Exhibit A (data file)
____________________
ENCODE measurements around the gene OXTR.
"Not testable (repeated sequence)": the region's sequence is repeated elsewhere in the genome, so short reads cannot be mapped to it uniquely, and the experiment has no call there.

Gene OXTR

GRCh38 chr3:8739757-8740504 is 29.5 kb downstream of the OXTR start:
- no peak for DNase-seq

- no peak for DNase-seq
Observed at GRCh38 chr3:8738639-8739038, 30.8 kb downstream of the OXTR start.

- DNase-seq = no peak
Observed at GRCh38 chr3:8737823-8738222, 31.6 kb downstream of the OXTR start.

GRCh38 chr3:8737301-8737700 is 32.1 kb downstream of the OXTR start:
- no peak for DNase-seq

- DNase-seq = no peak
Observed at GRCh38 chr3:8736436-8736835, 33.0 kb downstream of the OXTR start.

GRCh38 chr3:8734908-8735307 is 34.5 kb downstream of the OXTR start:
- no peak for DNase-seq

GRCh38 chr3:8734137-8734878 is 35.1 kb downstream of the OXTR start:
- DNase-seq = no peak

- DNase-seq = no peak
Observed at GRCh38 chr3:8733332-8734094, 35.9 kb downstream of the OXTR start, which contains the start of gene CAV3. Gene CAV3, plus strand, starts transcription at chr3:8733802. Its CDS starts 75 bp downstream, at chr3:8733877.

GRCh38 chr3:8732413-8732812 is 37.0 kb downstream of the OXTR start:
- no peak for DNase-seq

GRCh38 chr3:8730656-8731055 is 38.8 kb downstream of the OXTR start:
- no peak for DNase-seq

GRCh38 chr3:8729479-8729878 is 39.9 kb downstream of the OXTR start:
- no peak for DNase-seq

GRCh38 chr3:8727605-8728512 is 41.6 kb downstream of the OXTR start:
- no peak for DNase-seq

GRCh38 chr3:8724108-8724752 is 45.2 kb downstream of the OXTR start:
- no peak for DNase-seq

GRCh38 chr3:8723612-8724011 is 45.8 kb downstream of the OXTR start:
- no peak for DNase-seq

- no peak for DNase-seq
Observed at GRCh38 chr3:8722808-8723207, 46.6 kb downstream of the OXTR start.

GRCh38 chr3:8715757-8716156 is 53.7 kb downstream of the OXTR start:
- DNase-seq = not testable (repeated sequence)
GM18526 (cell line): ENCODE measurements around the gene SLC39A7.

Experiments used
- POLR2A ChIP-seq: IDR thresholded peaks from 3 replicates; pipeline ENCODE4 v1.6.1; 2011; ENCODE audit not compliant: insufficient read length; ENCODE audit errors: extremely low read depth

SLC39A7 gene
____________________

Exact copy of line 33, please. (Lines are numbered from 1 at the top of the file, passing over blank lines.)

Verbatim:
Observed at GRCh38 chr3:8722808-8723207, 46.6 kb downstream of the OXTR start.